Week 14 Community MVP: Michael Thomas, Miami Dolphins Free Safety




To reach his current place in life – a five-year veteran firmly entrenched in the Miami Dolphins lineup – Michael Thomas needed a fair share of people to believe in him.

Whether it was during his childhood in Houston or when he was an undrafted rookie fighting to make an NFL roster, mentors played a vital part in pushing Thomas to succeed.  Now, Thomas is taking it upon himself to fill that role for youth in his local communities so that they too can one day make an impact.

On Dec. 13, the Dolphins safety hosted the Home for the Holidays party with Big Brothers Big Sisters of Miami for about 100 children and their mentors in South Florida. The event put on by the Week 14 NFLPA Community MVP is part of a year-long campaign called Michael Thomas’ Big Plays for Big Brothers Big Sisters of Miami, which is geared toward raising awareness for the need of youth mentorship, especially males.

“It was great spending time with these children and families,” Thomas said. “This is a special season of giving, and BBBS and I share a passion about giving back to the children in Miami and providing mentorship they need, deserve and seek on a daily basis.”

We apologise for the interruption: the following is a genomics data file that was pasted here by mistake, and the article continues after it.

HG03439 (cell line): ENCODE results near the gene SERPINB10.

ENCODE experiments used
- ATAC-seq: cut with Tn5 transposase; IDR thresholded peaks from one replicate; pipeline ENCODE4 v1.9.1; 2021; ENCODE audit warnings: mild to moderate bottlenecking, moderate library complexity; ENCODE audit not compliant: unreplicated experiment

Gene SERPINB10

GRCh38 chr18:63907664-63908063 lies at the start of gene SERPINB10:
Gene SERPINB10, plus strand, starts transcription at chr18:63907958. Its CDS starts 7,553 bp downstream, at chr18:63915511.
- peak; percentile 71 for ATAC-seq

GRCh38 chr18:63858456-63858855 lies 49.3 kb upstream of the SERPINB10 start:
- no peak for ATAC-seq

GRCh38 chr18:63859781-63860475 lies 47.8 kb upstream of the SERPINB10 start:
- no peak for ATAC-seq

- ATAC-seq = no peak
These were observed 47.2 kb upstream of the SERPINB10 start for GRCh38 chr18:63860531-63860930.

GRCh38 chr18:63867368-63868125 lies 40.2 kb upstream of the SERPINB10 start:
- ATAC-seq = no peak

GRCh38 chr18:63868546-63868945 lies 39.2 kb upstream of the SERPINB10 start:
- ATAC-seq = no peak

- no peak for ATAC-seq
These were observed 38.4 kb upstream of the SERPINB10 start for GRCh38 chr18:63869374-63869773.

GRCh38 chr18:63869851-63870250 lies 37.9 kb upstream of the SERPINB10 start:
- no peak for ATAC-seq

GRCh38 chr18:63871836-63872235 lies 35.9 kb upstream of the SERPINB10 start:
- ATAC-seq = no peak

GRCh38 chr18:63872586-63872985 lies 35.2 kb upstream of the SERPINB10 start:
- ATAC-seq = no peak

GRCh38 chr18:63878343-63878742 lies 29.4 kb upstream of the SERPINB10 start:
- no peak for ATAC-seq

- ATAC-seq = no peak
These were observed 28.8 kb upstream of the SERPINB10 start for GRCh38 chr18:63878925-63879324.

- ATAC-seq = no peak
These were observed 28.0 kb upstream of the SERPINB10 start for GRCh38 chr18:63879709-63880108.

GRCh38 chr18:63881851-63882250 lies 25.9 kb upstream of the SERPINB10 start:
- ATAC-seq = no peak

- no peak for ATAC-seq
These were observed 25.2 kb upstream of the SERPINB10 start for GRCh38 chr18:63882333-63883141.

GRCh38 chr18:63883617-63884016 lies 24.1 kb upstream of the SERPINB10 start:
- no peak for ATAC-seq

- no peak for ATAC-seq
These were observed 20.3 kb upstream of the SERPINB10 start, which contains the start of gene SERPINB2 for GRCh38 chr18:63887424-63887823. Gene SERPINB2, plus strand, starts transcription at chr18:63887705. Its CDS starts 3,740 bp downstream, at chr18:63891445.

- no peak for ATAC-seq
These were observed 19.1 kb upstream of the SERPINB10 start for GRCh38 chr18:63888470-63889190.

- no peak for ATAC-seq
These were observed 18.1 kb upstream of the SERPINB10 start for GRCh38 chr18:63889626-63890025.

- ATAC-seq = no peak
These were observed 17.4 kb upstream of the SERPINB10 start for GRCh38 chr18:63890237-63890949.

Currently, the city of Miami has a shortage of Male Little Bigs, creating a waiting list for male children in need of a mentor. To help meet the $1,800 needed to mentor a child, Thomas’s campaign allows supporters to pledge one dollar or more for every turnover caused by the Miami Dolphins defense during the 2016 football season.

“Spending the holiday season with those close to me has always had a special place in my heart and I was glad to have the opportunity to share the same feeling of love with the youth of BBBS,” Thomas said.

Through these admirable efforts, the Dolphins alternate player rep has picked up right where he left in 2015, when he was also named an NFLPA Community MVP. Last year, Thomas helped launch The First Step in Florida with the Van Duzer Foundation. The grassroots program focuses on making lasting connections with kids living in neighborhoods characterized by violence and bad influences.

In October, Thomas made the two-hour trip to Fort Pierce to help The First Step facilitate a discussion between the city’s youth and law enforcement.  Initiatives like this have helped significantly decrease crime rates in Fort Pierce and help move the national dialogue about police and race relations in a positive direction.

“It’s important to me to try to inspire kids and offer resources and experiences that they wouldn't otherwise have,” said Thomas, who also hosts free youth football camp in Houston during the summer. “Many of us in the NFL have had moments as a child where someone – a coach, teacher or mentor – took time to believe in us. My desire is that, by getting involved, I am helping change a kid’s life.”